Review: Inner child brought to life in the imagination

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Inner child brought to life in the imagination WHAT would it be like to live in a world where a photograph has its own sound? 2012-02-22T00:49:02+00:00 2012-02-22T00:54:19+00:00 > The Australian Raoul

Victoria Laurie - The Australian

WHAT would it be like to live in a world where a photograph has its own sound? Or where spaces have their own radio frequencies, or chairs turn into crabs that fight off invaders?

Such flights of fancy are just an inkling of what goes on in James Thierree's mind, odd thoughts the lone performer transforms into exquisitely mimed interludes in Raoul.

This multi-artform show (Thierree relies on a four-person team of behind-the-scenes manipulators) explores the dreams and nightmares of Raoul, a lonely Everyman who lives in a bower-like retreat. His home is under attack by unseen demons and thrilling, mischievous creatures -- a fin-flapping fish that nuzzles him, an ethereal jellyfish that dances a pas de deux. They goad the reluctant hero out into the world, as his bower of gauze-shrouded pipes is ripped apart.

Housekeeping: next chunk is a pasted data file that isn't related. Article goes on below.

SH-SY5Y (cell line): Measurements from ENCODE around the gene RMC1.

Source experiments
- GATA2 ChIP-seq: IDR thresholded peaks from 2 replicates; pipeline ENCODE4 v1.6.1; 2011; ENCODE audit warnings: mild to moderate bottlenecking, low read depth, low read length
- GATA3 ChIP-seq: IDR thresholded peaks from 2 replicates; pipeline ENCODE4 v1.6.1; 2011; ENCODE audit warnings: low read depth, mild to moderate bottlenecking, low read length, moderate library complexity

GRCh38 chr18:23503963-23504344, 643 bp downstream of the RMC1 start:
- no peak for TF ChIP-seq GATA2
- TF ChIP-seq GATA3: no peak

You'll hate Raoul if you've entirely lost touch with a child's playfulness. It informs Thierree's deliberately wordless (but music-filled) world, in which Raoul's quixotic jousting with hostile elements leads to an uplifting, dreamy denouement.

Thierree's performance is phenomenal, a physical tour de force of comic mime, agile dance, aerial acrobatics and classic Michael Jackson style moonwalking, along with a seemingly infinite set of other skills.

He's also a natural instructor; in Raoul, he re-educates us by gently turning our love of individual tricks (such as applauding a circus performer) towards an appreciation of the complete world of imagination he is attempting to create.

That world is conjured from ordinary objects and a billowing backdrop of grubby sailcloth, as theatre has always been made.

It requires an audience, and our presence is reflected in a crossing-the-line interaction that lesser artists could not pull off.

We are given odd glimpses behind the facade, to remind us that illusion works only if we each invest our imaginations in it.

As a burly assistant comes on stage to move a ladder, Raoul comically tries to hide him behind a bit of red plush curtain. Here's how theatre is made, Thierree is saying, and isn't it still wonderful?

At the start of Raoul, people were clapping delightedly in response to individual sleights of hand or pratfalls.

By the end, we were rising from our seats to applaud something altogether different -- a rare theatrical phenomenon.

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